Winooski Tintypes

As people who read this blog know, I have a fascination with old photographs… even when they are not from my family.  Recently I saw two tintypes for sale from the E.T. Langlois studio in Winooski, Vermont, and I jumped at the chance to buy them.  One of the photos is very interesting, for reasons I’ll explain.  The photographs are both the same size, small, and are both in the original paper envelope which has the E.T. Langlois studio stamp on it.  The stamp says “E. T. Langlois, Photographer, 2 Winooski Block[?], Winooski, Vermont”.  Ezra T Langlois was born in Québec, Canada in November, 1859, and immigrated to the US about 1888, so his studio wasn’t in existence prior to that.  I’m guessing the photos were taken right around 1888 when his studio was starting.

E.T. Langlois Envelope

E.T. Langlois Envelope

The first photo shows a well-dressed young man.  The envelope seems to say “M. Compagnon, cab lum to m 75”.


No idea what that means, but there was a Michael Compagnon, son of Joseph Compagnon and Vitalena Tetreault, born in Canada, who married Mary Ballard and who lived in Winooski.  It’s possible this is his photograph.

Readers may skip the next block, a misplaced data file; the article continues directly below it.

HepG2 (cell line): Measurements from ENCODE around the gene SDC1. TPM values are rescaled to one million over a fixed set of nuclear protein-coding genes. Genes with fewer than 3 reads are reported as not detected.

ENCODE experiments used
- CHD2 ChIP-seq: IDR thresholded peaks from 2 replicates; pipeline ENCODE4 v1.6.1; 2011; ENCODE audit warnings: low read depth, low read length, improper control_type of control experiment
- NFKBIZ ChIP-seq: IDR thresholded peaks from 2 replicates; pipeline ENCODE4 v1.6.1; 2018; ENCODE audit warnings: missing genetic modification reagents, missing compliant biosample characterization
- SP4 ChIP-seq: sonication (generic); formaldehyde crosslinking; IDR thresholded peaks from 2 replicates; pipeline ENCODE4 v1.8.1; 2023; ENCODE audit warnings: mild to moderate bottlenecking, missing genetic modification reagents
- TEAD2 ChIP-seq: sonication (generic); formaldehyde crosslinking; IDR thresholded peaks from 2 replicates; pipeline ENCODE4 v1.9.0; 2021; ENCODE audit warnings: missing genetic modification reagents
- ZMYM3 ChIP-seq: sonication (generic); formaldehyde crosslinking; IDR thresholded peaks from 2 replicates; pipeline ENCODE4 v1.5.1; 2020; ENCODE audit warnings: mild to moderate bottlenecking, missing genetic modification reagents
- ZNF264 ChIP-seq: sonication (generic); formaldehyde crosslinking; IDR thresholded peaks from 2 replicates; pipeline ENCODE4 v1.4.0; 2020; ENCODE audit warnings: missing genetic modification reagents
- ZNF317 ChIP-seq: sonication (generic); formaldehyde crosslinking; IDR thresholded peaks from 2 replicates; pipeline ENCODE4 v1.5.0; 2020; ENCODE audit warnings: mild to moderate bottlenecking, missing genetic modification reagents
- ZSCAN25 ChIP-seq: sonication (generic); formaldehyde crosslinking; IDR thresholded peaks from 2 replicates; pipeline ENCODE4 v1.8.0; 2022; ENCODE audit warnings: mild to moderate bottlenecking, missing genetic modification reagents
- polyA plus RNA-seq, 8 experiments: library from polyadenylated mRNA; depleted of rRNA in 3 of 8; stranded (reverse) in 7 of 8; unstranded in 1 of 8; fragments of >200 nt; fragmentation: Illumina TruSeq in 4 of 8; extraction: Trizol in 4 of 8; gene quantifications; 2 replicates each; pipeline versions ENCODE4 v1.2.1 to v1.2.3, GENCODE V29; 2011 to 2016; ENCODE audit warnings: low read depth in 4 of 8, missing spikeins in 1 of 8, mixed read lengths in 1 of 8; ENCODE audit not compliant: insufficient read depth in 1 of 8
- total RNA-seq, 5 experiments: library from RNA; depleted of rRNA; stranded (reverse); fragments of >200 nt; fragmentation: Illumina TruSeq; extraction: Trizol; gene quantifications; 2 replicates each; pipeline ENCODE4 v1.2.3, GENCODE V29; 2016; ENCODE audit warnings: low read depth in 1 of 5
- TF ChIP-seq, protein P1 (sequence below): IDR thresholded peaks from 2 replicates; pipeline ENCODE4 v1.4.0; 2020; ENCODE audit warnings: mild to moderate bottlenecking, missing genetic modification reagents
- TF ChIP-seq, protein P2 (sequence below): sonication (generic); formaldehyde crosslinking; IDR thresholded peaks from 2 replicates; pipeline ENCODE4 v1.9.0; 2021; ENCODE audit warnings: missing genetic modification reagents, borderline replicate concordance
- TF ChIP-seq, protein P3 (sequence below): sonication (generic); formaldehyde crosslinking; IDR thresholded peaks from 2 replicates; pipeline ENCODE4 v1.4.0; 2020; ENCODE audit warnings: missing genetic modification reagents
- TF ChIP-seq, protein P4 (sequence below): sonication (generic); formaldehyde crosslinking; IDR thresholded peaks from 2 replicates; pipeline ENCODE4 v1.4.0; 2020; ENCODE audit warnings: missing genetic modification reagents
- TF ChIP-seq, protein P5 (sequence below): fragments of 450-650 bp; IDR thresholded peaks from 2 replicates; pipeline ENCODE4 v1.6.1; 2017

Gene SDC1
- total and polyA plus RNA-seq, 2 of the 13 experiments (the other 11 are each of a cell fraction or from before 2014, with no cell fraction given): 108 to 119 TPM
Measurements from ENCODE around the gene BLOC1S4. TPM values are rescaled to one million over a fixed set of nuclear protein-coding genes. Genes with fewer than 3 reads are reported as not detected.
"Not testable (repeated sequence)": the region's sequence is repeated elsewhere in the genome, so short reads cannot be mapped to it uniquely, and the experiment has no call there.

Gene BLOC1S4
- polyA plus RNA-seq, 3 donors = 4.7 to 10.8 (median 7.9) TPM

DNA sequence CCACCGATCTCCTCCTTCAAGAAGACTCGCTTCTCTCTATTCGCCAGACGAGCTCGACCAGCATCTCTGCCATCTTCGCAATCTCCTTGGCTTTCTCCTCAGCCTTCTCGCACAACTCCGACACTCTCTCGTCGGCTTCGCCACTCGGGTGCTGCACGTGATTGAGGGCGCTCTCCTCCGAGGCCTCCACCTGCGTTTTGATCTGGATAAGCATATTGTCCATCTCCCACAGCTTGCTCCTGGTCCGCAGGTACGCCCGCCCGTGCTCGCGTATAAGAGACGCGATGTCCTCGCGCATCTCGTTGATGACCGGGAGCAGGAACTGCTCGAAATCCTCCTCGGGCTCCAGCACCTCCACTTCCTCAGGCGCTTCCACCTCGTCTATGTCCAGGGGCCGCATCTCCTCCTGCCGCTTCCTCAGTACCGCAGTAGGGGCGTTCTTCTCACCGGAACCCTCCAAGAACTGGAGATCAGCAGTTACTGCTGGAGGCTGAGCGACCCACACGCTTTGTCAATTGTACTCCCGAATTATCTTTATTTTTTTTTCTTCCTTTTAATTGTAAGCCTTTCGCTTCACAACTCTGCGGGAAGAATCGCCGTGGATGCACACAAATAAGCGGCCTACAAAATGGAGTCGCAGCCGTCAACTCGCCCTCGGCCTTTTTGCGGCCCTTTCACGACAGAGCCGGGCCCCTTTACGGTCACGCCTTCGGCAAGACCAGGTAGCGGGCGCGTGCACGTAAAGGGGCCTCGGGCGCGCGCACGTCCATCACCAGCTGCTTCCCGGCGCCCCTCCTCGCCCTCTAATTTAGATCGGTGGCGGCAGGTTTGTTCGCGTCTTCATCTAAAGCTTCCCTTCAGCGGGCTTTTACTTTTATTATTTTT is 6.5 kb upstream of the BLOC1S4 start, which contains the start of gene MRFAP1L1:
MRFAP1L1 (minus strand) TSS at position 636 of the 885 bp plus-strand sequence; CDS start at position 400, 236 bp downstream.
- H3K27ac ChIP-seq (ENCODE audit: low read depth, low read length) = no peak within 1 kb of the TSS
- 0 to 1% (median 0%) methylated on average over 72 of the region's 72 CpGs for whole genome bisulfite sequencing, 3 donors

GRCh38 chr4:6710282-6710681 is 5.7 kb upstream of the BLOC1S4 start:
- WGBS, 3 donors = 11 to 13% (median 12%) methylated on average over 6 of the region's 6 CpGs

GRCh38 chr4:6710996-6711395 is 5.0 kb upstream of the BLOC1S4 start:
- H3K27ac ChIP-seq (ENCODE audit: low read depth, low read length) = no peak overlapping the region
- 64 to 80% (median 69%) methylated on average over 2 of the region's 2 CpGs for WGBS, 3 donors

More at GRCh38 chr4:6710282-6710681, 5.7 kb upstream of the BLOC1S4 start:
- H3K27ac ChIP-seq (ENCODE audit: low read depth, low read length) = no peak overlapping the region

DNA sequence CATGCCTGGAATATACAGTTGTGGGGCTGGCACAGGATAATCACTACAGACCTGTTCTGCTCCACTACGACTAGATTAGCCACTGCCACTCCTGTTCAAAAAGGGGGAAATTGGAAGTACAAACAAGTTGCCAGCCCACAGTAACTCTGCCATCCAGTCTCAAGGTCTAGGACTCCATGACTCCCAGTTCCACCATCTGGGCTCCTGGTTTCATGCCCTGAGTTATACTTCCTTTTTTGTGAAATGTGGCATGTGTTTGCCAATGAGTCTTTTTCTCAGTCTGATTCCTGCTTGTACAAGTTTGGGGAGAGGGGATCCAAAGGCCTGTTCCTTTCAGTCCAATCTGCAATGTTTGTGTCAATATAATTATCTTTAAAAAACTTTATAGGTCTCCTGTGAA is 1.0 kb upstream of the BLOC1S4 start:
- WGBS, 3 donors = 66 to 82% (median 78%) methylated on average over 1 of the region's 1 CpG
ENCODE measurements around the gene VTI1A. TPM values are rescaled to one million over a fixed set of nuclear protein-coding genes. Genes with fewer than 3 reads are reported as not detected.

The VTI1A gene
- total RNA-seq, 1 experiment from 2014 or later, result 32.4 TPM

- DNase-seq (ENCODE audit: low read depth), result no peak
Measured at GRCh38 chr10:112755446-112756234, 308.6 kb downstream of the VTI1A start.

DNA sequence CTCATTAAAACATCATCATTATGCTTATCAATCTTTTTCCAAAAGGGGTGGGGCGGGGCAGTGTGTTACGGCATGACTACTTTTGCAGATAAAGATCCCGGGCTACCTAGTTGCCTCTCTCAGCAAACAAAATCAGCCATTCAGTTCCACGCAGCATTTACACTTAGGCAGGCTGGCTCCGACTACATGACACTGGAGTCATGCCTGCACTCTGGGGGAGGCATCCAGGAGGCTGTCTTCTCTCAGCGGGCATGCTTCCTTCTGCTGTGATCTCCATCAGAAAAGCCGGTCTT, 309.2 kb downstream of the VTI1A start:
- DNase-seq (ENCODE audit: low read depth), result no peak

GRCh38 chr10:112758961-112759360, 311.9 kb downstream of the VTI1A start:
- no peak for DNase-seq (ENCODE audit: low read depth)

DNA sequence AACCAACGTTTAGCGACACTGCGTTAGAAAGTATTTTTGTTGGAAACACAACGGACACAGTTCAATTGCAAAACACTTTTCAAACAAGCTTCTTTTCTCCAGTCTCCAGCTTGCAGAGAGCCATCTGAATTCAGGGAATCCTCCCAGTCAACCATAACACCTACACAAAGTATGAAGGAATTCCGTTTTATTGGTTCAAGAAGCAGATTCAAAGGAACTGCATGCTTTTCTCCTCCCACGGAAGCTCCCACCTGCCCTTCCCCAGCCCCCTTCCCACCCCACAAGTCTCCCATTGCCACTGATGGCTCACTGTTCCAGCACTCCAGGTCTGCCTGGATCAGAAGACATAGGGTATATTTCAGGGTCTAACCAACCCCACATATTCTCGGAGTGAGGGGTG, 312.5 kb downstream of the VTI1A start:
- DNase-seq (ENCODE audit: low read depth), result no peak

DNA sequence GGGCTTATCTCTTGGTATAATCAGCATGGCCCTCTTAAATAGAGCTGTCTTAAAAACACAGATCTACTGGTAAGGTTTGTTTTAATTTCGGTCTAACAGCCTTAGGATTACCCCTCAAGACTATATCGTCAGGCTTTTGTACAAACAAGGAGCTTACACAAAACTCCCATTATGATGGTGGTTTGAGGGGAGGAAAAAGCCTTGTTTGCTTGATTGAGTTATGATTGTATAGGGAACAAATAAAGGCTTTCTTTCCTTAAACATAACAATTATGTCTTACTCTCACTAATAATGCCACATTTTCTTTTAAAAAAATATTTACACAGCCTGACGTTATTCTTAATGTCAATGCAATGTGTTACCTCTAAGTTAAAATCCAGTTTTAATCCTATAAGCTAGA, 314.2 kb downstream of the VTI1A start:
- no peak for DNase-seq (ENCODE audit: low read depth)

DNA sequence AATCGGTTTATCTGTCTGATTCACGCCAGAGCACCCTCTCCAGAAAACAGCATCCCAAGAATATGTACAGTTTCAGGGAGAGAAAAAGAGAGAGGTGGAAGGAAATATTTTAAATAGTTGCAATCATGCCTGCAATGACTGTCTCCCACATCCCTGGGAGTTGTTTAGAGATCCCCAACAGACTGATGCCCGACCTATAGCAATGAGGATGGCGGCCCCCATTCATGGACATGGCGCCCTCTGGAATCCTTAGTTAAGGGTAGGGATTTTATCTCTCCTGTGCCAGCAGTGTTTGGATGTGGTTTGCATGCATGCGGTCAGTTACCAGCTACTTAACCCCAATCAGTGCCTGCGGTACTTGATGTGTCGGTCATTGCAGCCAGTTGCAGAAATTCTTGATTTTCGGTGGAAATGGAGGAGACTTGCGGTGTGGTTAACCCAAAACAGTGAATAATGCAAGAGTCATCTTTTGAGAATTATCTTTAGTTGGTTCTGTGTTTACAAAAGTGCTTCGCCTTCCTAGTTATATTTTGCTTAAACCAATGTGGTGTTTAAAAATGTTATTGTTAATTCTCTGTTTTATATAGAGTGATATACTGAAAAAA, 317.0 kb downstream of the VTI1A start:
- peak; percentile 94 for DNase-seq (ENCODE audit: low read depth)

There are no markings on the other photo, but it’s reasonable to assume they were taken together and may be related in some way.  What I find very interesting about this photograph is that it has been scratched to give the illusion of “luster” to the jewelry the women are wearing.  You can see the scratches in the shape of a necklace on one woman, a pin on the other, and bracelets on both of them.  The illusion is that these things are gleaming and gold-colored.  I’ve never seen that before.  The two women appear to be sisters.  Perhaps even twins.



Winooski Sisters - Detail

Winooski Sisters – Detail

If anyone comes across this and has more information on these photos, please drop me a line.


About cthomas1967

Seeking to bring my ancestors out of the shadows of history and into the light. I have always been interested in history, and at a few different times I tried to do a family tree, but wasn't able to do it with the technology that was available then. On a business trip I visited the World War I Museum in Kansas City, MO and it was a very impressive establishment. While I was there I remember thinking, "Didn't my great-grandfather father fight in World War I? And wasn't his brother killed alongside him in some famous battle? I wonder if I can find out where he died." That's what started it all. View all posts by cthomas1967

3 responses to “Winooski Tintypes

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